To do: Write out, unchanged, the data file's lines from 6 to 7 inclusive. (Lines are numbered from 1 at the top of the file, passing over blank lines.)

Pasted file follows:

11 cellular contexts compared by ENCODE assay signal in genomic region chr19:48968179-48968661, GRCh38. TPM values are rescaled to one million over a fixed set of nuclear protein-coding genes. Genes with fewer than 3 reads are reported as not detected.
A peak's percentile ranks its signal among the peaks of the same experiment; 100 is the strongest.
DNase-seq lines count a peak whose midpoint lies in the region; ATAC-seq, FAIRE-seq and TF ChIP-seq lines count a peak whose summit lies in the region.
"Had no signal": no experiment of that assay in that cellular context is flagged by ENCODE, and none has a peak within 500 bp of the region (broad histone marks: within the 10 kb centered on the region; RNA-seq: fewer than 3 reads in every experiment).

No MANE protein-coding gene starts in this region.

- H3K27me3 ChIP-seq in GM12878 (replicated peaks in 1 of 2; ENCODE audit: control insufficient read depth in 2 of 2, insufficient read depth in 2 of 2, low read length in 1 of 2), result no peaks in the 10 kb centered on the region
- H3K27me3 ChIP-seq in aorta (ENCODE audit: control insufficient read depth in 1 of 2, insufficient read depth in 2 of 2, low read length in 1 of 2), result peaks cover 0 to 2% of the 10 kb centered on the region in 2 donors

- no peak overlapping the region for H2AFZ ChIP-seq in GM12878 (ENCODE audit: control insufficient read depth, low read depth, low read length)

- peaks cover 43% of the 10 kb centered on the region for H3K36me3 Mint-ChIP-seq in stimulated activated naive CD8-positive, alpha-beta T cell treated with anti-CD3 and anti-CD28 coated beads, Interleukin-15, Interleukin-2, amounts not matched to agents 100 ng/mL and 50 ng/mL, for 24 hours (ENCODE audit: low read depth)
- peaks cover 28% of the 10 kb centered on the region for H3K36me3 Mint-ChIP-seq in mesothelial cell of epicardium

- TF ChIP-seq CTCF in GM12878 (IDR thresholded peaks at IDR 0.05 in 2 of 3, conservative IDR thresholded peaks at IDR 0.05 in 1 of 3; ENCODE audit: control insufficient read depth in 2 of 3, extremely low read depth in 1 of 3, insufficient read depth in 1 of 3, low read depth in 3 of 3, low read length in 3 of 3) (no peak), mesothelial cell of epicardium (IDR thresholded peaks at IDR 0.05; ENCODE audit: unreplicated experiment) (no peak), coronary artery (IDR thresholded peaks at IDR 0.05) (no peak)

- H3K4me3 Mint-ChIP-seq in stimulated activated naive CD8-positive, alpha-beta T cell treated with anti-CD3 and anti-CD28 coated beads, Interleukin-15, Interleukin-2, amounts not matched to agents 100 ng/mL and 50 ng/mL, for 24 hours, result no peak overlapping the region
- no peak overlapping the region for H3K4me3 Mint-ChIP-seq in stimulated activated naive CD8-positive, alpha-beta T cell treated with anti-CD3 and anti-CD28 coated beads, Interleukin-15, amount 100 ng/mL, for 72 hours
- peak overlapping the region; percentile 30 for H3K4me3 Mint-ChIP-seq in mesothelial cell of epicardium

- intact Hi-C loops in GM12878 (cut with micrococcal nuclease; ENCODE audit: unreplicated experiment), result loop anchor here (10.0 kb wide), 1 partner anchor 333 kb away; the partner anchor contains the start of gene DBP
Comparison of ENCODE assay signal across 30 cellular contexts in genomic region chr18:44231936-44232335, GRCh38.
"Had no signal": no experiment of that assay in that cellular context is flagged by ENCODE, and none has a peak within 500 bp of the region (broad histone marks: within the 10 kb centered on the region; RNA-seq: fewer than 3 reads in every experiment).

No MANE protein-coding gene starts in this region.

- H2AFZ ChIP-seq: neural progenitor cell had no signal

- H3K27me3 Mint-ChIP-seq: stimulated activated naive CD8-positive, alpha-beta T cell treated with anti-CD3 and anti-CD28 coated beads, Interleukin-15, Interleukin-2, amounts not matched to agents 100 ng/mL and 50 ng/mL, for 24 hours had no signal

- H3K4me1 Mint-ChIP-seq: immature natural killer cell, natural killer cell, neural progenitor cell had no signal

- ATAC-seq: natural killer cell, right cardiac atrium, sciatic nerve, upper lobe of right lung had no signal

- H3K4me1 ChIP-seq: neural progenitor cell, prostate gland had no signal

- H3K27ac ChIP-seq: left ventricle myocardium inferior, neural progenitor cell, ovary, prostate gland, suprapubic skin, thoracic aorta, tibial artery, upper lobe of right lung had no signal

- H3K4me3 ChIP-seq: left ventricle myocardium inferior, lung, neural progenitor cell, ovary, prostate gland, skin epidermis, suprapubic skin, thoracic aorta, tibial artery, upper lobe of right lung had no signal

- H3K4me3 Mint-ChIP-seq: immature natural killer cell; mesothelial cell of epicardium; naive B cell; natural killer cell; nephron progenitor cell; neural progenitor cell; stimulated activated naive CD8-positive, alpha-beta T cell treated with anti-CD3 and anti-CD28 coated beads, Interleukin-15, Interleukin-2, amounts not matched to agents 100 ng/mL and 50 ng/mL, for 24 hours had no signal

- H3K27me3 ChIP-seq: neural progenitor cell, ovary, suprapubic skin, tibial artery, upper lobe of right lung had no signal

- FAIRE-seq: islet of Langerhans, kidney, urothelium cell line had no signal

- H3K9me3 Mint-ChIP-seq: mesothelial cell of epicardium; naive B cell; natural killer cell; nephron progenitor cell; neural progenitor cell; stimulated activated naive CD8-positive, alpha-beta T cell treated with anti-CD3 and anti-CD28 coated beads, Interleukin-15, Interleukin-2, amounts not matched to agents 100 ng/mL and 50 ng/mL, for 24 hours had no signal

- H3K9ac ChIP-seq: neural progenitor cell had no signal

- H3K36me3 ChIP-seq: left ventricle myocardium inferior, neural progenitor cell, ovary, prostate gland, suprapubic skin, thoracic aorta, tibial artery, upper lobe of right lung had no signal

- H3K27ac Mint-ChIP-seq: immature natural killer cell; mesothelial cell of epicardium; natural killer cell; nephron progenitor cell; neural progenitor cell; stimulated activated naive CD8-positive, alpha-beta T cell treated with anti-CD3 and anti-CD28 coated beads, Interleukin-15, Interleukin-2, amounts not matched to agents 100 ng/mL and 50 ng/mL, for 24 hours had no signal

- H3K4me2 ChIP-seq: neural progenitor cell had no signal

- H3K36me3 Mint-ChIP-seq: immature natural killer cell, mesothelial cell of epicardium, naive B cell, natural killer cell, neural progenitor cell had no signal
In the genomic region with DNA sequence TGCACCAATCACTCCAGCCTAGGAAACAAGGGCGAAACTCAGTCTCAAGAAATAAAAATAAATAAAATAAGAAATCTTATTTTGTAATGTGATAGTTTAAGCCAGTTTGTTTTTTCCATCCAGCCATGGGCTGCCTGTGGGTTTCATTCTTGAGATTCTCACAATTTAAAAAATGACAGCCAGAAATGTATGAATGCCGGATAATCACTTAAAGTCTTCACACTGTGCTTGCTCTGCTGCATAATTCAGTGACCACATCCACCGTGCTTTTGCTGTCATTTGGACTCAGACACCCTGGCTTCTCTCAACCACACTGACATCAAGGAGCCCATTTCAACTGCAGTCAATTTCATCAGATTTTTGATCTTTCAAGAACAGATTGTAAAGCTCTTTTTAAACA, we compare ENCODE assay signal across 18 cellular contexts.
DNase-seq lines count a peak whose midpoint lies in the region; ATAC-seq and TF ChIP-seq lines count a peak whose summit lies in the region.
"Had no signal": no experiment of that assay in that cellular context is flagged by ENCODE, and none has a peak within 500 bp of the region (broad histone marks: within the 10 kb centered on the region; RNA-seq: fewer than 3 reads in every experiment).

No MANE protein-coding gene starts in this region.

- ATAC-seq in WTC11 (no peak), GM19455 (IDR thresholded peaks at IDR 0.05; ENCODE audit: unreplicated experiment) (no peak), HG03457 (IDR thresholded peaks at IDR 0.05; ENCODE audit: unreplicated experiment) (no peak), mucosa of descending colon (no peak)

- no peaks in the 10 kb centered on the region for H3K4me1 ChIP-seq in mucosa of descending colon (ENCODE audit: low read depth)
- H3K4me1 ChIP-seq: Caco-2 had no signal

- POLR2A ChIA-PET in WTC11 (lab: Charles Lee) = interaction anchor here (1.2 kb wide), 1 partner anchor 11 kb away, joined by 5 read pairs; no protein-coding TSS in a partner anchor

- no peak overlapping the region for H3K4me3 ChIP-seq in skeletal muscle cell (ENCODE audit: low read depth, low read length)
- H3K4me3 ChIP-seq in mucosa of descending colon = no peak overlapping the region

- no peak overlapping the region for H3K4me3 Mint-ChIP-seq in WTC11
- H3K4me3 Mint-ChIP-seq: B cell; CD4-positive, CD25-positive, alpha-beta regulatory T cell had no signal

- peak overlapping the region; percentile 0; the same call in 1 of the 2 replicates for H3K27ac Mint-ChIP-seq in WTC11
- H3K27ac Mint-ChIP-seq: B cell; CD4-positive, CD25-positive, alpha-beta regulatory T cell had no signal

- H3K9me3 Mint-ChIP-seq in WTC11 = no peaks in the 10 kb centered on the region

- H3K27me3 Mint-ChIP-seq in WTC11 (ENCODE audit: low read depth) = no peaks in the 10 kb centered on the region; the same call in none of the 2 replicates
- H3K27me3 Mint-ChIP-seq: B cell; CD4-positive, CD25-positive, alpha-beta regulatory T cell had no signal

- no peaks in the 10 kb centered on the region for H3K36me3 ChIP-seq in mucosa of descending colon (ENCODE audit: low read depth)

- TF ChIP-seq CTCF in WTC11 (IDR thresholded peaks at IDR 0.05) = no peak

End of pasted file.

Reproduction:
- H3K27me3 ChIP-seq in GM12878 (replicated peaks in 1 of 2; ENCODE audit: control insufficient read depth in 2 of 2, insufficient read depth in 2 of 2, low read length in 1 of 2), result no peaks in the 10 kb centered on the region
- H3K27me3 ChIP-seq in aorta (ENCODE audit: control insufficient read depth in 1 of 2, insufficient read depth in 2 of 2, low read length in 1 of 2), result peaks cover 0 to 2% of the 10 kb centered on the region in 2 donors